April 10, 2020

More than half of Newark’s of lead line service lines are replaced as crews work through COVID-19 crisis

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The mild winter coupled with efficient constructive planning has the City ahead of schedule to replace 18,720 lead service water lines, as crews continue to work during the COVID-19 crisis.

As of yesterday, the City has replaced 9,496 of the lines that connect individual homes to the water mains, more than half the total number in just one year.

“We are doing about 90 lines a day now,” said Kareem Adeem, the Director of the City’s Water and Sewer Department. “We’ve been working all along during the coronavirus situation with the workers maintaining proper social distancing and wearing PPE."

The work began last spring with $75 million in City funding and targeted 1,500 lines to first be replaced. But Mayor Ras J. Baraka knew the money wouldn’t go far enough to replace all lead lines and knew raising funds to continue construction for each phase would be too time consuming.

“All along the Mayor knew the only permanent solution to our lead exceedances was to replace all the lead service lines,” Director Adeem said. “At first, it was estimated it would take 10 years, but the Mayor didn’t want to wait that long. He wanted it done now.

Last August, the Mayor reached an agreement with Essex County Executive Joe DiVincenzo to borrow $120 million to replace lead lines at a faster pace. The money allowed the City to unleash 20 crews of Roman, Montana, Underground Utilities and Pacific construction companies. Under the contract agreements, all have joined the City and Laborers' Union Local 472 to train and hire Newark workers.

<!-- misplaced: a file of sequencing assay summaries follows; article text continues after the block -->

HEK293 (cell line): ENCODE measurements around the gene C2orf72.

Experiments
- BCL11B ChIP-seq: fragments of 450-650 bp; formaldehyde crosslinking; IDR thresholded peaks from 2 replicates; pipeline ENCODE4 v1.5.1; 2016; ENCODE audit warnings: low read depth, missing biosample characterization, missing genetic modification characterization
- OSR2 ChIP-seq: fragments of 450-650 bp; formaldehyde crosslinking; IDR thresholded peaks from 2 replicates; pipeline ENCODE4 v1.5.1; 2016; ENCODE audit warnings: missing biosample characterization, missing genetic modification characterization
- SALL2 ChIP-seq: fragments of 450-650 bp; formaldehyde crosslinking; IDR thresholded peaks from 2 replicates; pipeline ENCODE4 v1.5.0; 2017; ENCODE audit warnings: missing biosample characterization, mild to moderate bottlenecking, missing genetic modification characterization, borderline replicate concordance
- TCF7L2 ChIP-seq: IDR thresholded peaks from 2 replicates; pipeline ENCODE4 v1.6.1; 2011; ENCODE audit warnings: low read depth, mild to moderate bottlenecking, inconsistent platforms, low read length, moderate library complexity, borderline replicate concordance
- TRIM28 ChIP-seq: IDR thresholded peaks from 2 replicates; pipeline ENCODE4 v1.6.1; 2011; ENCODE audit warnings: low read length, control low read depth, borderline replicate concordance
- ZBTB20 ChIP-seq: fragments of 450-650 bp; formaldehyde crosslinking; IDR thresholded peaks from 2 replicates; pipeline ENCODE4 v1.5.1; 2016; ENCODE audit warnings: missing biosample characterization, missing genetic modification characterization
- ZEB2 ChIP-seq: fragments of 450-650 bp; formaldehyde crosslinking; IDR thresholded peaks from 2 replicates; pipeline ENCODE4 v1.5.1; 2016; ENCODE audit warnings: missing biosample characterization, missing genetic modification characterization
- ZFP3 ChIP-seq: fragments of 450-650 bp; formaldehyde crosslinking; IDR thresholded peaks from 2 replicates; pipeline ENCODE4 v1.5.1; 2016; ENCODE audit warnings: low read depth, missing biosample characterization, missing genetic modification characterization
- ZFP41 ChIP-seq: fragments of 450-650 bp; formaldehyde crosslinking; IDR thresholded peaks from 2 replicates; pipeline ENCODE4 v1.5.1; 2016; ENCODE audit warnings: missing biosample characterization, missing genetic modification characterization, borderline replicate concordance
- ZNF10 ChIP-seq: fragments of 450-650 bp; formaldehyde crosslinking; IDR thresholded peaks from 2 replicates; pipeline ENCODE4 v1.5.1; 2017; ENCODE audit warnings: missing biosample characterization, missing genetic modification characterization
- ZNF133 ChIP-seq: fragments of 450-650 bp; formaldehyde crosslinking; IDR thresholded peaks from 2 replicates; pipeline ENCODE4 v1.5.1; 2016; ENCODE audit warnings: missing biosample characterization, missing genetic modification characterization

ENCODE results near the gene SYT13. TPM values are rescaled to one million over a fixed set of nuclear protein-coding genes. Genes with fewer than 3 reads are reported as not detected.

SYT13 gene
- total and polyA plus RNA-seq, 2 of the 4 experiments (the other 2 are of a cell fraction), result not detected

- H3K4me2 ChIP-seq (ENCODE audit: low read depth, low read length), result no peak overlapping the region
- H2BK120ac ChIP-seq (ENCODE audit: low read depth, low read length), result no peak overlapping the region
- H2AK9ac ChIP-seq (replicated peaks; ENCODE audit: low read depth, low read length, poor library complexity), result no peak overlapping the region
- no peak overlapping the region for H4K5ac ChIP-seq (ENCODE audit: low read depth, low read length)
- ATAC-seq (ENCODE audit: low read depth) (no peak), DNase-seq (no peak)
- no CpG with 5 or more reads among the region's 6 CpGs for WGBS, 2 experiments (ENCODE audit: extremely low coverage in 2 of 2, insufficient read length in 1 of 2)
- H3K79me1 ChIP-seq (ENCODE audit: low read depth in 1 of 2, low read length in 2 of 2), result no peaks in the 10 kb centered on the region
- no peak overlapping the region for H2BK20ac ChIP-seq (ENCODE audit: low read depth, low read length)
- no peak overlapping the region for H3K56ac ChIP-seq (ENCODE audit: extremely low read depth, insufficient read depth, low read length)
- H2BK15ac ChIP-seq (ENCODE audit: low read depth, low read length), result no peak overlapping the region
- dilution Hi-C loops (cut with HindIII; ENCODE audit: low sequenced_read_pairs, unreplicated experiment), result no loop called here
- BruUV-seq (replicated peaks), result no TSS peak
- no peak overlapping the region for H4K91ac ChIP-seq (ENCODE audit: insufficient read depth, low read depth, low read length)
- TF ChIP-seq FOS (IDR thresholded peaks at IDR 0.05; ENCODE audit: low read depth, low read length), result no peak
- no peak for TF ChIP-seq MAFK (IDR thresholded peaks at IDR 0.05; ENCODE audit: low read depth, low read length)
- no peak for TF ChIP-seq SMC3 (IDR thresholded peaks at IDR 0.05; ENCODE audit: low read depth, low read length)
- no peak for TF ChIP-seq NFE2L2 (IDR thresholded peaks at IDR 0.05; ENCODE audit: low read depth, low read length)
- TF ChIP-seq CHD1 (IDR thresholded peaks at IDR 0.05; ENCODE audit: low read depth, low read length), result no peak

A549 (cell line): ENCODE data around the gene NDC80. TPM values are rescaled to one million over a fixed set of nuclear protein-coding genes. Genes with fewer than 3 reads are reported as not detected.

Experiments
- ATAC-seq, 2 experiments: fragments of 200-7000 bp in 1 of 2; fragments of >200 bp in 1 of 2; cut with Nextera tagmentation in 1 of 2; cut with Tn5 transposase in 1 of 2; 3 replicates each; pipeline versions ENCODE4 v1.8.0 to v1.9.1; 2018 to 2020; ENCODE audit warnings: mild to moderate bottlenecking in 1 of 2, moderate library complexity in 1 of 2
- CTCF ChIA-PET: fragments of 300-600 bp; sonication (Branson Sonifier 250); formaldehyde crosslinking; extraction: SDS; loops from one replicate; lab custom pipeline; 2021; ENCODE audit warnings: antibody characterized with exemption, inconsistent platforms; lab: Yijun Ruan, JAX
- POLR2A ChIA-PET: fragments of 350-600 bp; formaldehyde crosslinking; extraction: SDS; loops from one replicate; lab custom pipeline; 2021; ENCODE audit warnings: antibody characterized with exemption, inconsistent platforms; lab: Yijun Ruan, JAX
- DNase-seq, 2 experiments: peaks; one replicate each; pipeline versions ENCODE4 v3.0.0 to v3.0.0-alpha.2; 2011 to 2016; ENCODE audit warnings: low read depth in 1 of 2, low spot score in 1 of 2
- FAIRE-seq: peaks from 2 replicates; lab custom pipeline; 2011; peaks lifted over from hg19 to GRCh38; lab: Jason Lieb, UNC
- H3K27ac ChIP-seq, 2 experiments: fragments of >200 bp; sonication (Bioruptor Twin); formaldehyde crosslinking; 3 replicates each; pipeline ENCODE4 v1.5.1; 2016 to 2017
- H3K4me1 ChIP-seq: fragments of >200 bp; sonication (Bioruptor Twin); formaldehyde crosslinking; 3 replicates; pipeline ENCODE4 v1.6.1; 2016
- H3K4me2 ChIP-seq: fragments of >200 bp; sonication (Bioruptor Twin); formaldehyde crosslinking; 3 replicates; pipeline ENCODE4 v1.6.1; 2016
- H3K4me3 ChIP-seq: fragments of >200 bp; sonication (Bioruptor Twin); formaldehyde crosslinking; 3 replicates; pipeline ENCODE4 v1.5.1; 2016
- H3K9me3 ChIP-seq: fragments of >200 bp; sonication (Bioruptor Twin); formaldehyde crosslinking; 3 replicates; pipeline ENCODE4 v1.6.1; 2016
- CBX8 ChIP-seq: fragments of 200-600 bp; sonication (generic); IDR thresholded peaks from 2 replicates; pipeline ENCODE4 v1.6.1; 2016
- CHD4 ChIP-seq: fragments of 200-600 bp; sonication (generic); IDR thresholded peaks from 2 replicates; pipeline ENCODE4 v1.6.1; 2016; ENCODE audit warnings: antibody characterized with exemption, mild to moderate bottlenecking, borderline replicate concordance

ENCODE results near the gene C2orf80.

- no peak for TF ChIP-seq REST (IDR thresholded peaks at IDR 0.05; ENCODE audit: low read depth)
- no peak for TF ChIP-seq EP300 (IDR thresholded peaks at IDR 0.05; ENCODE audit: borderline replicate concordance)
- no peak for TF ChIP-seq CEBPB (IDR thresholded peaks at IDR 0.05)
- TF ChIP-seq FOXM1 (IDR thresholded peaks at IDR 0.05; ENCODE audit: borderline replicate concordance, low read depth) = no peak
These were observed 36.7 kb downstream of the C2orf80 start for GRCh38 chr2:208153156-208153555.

At that time, Mayor Baraka said he hoped all the lines could be replaced in 24 to 30 months.

Since that time, the crews have replaced more than 9,000 lines, at times exceeding 100 a day. The passage of a City ordinance to allow new service line hook-ups on properties without the owner's permission has also helped.

"Seventy-five percent of the people in the City rent," Director Adeem said, "and tracking down landlords at times can be very time consuming. With the ordinance we are able to move through neighborhoods without waiting.  

Under the direction of Director Adeem and the engineering firm CDM Smith, crews were able to schedule construction in linear fashion, moving down full blocks while securing permission and access on the same street for the next day’s dig.

“We are very happy with the progress,” he said. “So far, everything has gone well. We had no major snowstorms and the ground didn’t really freeze, which makes it harder to dig. So that’s been to our benefit.”

- Newark News